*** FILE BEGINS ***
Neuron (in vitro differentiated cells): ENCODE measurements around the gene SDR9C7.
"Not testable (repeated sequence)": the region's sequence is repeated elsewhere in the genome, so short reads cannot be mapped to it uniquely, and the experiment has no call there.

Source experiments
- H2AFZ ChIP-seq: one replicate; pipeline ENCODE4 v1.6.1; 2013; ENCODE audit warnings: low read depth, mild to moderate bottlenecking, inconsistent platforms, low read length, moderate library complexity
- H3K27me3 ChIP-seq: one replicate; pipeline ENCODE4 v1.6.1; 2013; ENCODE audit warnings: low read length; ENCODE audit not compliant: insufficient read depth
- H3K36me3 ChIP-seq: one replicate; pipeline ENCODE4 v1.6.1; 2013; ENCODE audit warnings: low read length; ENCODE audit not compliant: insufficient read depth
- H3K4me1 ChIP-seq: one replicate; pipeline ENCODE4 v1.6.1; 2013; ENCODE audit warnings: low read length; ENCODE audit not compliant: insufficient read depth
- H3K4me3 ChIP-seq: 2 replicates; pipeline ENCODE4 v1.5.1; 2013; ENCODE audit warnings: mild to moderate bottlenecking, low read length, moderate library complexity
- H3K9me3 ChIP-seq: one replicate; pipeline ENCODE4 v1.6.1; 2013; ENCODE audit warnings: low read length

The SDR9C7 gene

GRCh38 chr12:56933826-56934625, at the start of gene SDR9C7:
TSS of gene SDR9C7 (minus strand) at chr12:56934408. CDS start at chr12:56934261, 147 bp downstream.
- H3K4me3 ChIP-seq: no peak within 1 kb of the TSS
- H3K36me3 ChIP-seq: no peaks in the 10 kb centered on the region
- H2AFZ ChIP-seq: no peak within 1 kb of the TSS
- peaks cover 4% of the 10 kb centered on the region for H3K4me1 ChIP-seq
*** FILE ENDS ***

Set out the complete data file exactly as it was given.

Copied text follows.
Neuron (in vitro differentiated cells): ENCODE measurements around the gene SDR9C7.
"Not testable (repeated sequence)": the region's sequence is repeated elsewhere in the genome, so short reads cannot be mapped to it uniquely, and the experiment has no call there.

Source experiments
- H2AFZ ChIP-seq: one replicate; pipeline ENCODE4 v1.6.1; 2013; ENCODE audit warnings: low read depth, mild to moderate bottlenecking, inconsistent platforms, low read length, moderate library complexity
- H3K27me3 ChIP-seq: one replicate; pipeline ENCODE4 v1.6.1; 2013; ENCODE audit warnings: low read length; ENCODE audit not compliant: insufficient read depth
- H3K36me3 ChIP-seq: one replicate; pipeline ENCODE4 v1.6.1; 2013; ENCODE audit warnings: low read length; ENCODE audit not compliant: insufficient read depth
- H3K4me1 ChIP-seq: one replicate; pipeline ENCODE4 v1.6.1; 2013; ENCODE audit warnings: low read length; ENCODE audit not compliant: insufficient read depth
- H3K4me3 ChIP-seq: 2 replicates; pipeline ENCODE4 v1.5.1; 2013; ENCODE audit warnings: mild to moderate bottlenecking, low read length, moderate library complexity
- H3K9me3 ChIP-seq: one replicate; pipeline ENCODE4 v1.6.1; 2013; ENCODE audit warnings: low read length

The SDR9C7 gene

GRCh38 chr12:56933826-56934625, at the start of gene SDR9C7:
TSS of gene SDR9C7 (minus strand) at chr12:56934408. CDS start at chr12:56934261, 147 bp downstream.
- H3K4me3 ChIP-seq: no peak within 1 kb of the TSS
- H3K36me3 ChIP-seq: no peaks in the 10 kb centered on the region
- H2AFZ ChIP-seq: no peak within 1 kb of the TSS
- peaks cover 4% of the 10 kb centered on the region for H3K4me1 ChIP-seq